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In the above image, Sheneen McClain, the mother of Elijah McClain, killed by Aurora police in August 2019, is supported by her attorney Mari Newman as McClain family members celebrate from the balcony of the house chambers as they watch the police reform bill SB217 pass with bipartisan support. Pastor Promise Lee, left, is in attendance to represent the Bailey family and the killing of De’Von Bailey by Colorado Springs police.

Read the full story and see more photos here.

Thunderbirds stream over Denver on Saturday, April 18 after the Air Force Academy’s graduation ceremony, expanding the traditional fly-over from the academy to other parts of Colorado. The F-16 Fighting Falcon pilots broke with tradition to perform a series of community flyovers in honor of Colorado’s frontline COVID-19 responders. ⁠⠀
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Earlier, at an Air Force Academy graduation unlike any other in the school’s storied history, cadets sat 8 feet apart, their faces uncovered, as Vice President Mike Pence told them a weary nation needs their leadership now more than ever.⁠⠀
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“America is being tested,” the vice president told 967 graduating cadets. “While there are signs that we are making progress in slowing the spread, as we stand here today, more than 700,000 Americans have contracted the coronavirus and tragically more than 37,000 of our countrymen have lost their lives.⁠⠀
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“But as each of you has shown in your time here,” he went on, “and as the American people always show in challenging times, when hardship comes, Americans come together. We rise to the challenge. The courage, compassion and generosity of the nation you will defend are shining through every day.”⁠

Read the full story and see more photos here.

Artists “Detour” Thomas Evans, left, and “Hiero” worked together to create a mural of George Floyd near the corner of High Street and East Colfax Avenue in Denver.⁠⠀
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Meanwhile, a ninth night of protests over the death of Floyd launched with multiple marches and rallies in the heart of Denver. While the first four nights of protests saw demonstrators clash with police firing tear gas and nonlethal projectiles, recent nights have brought large, but calm crowds. Marches planned by various groups continue to come and go from the Capitol grounds throughout the night.

Read the full story and see more photos here.

Pack a cooler, fill up your tank and head to Red Rocks to see a few American cult classics. Film on the Rocks opened for its 21st season at Red Rocks Amphitheatre on Thursday, Aug 13 with a screening of “Grease.”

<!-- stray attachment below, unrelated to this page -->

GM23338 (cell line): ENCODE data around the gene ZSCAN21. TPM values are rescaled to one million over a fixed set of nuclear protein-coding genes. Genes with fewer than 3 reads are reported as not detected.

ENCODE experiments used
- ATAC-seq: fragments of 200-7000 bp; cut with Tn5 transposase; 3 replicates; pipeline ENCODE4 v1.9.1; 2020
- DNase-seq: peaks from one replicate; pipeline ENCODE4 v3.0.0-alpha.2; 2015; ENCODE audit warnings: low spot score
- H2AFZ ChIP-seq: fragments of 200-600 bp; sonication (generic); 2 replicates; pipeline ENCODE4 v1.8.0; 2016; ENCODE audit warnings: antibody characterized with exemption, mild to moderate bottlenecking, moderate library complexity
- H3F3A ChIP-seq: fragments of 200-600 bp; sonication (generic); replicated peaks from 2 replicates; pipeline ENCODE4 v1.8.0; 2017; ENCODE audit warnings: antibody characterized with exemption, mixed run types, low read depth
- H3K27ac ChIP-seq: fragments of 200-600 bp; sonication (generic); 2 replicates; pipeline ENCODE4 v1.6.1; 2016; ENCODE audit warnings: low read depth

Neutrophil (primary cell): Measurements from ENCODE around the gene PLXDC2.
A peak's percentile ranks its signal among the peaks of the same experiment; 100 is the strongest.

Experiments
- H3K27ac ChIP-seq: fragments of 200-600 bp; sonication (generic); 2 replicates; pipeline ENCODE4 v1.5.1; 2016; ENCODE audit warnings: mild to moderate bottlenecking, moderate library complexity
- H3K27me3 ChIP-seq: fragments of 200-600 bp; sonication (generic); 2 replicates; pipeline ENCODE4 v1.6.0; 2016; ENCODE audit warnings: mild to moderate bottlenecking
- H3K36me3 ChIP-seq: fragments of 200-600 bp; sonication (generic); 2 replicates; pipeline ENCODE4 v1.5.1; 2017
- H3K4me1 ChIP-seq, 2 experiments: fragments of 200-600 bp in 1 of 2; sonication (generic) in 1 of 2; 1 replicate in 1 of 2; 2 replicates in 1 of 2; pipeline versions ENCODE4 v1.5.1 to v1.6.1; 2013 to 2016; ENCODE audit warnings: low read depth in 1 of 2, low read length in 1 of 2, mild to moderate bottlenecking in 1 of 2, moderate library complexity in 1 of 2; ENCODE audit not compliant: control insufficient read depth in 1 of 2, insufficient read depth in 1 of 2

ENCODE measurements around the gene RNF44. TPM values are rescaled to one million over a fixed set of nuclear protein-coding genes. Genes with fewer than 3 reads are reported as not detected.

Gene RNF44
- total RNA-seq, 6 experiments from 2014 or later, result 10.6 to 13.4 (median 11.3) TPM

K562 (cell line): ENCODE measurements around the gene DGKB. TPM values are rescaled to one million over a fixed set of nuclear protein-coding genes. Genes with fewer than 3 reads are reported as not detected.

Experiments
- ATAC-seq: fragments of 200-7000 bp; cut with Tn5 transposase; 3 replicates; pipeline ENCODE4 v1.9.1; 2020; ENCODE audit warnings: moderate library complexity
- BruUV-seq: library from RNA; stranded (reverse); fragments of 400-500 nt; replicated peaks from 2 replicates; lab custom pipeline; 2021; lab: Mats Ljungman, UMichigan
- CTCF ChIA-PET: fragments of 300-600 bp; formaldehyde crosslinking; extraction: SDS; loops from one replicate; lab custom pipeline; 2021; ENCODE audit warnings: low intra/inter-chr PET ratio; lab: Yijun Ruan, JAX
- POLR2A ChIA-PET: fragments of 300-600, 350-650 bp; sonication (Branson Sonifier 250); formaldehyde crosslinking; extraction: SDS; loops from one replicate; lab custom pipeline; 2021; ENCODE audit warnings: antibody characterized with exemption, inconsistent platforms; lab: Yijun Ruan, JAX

In response to the pandemic, this year’s Denver Film series is drive-in style, with screenings of “The Goonies,” “Straight Outta Compton,” “Clueless” and more. The screen is the biggest drive-in movie screen in Colorado, according to Denver Film, and marks Red Rocks’ first-ever experiment with drive-in movies. Tickets are sold one per car, and include snacks and drinks.⁠

Read the full story and see more photos here.

An explosive new wildfire erupted in the Boulder County foothills Saturday, Oct. 17, forcing the evacuation of Jamestown and wide swaths of the foothills north of Boulder while sending skyward a tower of billowing smoke that could be seen across the metro area.⁠⠀
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The fast-moving CalWood fire burned more than 7,000 acres on a dry, windy day that also saw continued growth of the 2-month-old Cameron Peak fire in Larimer County — the largest wildfire in Colorado’s recorded history — and the more recent East Troublesome fire in Grand County.⁠ In this photo, a slurry bomber drops retardant over the CalWood fire near Buckingham Park northwest of Boulder.⁠⠀

Read the full story and see more photos here.

Where are the tigers from “Tiger King” now? Many of them live in Colorado, just 45 minutes from Denver.⁠ Three bears and 39 tigers that were held at an Oklahoma animal sanctuary made famous by the Netflix docu-series began making their way to Colorado in 2017 as part of a court-settlement transfer assisted by PETA.⁠⠀
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The revelation, detailed in a 2017 story by The Oklahoman, underscores the role that Colorado’s biggest animal sanctuary has played in a tale that has only recently captured national attention. “Tiger King,” which details the life and crimes of Joseph “Joe Exotic” Maldonado-Passage, is the colorful, tawdry, profane and ultimately sad story of the Oklahoma man and his exotic animal park.⁠⠀

Read the full story and see more photos here.